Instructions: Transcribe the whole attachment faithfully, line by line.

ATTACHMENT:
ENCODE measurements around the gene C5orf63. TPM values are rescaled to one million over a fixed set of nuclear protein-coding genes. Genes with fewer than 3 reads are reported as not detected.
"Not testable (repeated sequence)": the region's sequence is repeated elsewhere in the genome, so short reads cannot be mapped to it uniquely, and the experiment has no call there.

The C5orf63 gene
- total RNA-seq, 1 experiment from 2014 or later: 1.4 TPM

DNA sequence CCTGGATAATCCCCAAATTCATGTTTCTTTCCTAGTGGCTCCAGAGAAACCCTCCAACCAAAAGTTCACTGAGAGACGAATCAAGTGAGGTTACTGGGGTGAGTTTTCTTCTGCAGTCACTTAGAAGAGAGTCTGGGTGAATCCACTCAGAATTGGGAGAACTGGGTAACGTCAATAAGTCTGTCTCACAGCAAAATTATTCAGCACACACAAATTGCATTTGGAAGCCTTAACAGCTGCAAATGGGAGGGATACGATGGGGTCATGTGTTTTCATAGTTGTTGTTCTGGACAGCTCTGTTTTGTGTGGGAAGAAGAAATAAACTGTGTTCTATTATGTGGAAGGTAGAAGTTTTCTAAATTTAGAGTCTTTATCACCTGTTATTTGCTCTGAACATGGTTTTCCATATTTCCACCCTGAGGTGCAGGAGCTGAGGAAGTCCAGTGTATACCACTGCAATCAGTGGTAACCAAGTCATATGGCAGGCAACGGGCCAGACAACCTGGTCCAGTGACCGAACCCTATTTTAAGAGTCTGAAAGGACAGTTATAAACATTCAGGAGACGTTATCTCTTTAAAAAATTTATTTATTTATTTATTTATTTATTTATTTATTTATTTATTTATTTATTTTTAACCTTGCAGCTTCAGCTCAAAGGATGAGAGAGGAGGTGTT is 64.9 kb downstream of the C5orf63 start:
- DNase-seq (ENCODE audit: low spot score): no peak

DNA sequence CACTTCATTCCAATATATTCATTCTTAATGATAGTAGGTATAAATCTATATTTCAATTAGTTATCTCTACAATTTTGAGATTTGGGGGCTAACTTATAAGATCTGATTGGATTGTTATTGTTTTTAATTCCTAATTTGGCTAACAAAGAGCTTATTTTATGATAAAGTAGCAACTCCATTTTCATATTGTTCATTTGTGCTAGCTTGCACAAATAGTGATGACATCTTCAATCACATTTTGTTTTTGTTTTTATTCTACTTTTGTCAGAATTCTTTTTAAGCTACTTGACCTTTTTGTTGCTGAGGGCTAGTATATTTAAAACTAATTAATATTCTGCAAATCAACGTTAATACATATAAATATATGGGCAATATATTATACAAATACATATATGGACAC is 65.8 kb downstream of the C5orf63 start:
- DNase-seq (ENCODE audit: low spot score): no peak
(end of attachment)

ENCODE measurements around the gene C5orf63. TPM values are rescaled to one million over a fixed set of nuclear protein-coding genes. Genes with fewer than 3 reads are reported as not detected.
"Not testable (repeated sequence)": the region's sequence is repeated elsewhere in the genome, so short reads cannot be mapped to it uniquely, and the experiment has no call there.

The C5orf63 gene
- total RNA-seq, 1 experiment from 2014 or later: 1.4 TPM

DNA sequence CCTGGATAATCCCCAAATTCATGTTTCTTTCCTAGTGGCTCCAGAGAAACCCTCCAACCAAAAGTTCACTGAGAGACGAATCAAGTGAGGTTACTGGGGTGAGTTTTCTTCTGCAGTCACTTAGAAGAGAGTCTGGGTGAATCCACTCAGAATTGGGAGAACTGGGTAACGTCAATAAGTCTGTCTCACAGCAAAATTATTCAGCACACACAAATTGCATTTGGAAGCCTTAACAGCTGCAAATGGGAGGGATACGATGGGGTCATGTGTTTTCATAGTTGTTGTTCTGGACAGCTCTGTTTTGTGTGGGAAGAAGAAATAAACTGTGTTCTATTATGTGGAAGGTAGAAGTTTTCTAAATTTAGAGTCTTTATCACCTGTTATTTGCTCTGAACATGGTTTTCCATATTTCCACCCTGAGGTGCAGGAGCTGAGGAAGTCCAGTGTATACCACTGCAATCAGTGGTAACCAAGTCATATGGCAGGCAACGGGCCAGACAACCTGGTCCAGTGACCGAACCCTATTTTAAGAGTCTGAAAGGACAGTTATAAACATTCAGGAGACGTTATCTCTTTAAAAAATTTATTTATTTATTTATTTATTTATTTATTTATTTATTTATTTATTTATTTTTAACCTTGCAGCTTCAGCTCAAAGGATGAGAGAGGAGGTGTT is 64.9 kb downstream of the C5orf63 start:
- DNase-seq (ENCODE audit: low spot score): no peak

DNA sequence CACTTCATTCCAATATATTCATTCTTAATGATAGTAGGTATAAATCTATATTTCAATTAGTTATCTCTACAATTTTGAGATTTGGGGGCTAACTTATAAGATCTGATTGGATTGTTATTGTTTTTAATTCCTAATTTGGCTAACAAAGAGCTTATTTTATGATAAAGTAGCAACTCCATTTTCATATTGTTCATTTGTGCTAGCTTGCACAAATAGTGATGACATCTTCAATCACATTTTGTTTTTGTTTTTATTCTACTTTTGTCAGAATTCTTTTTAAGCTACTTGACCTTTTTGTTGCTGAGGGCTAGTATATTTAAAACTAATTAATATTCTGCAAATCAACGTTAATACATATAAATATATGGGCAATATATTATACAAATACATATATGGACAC is 65.8 kb downstream of the C5orf63 start:
- DNase-seq (ENCODE audit: low spot score): no peak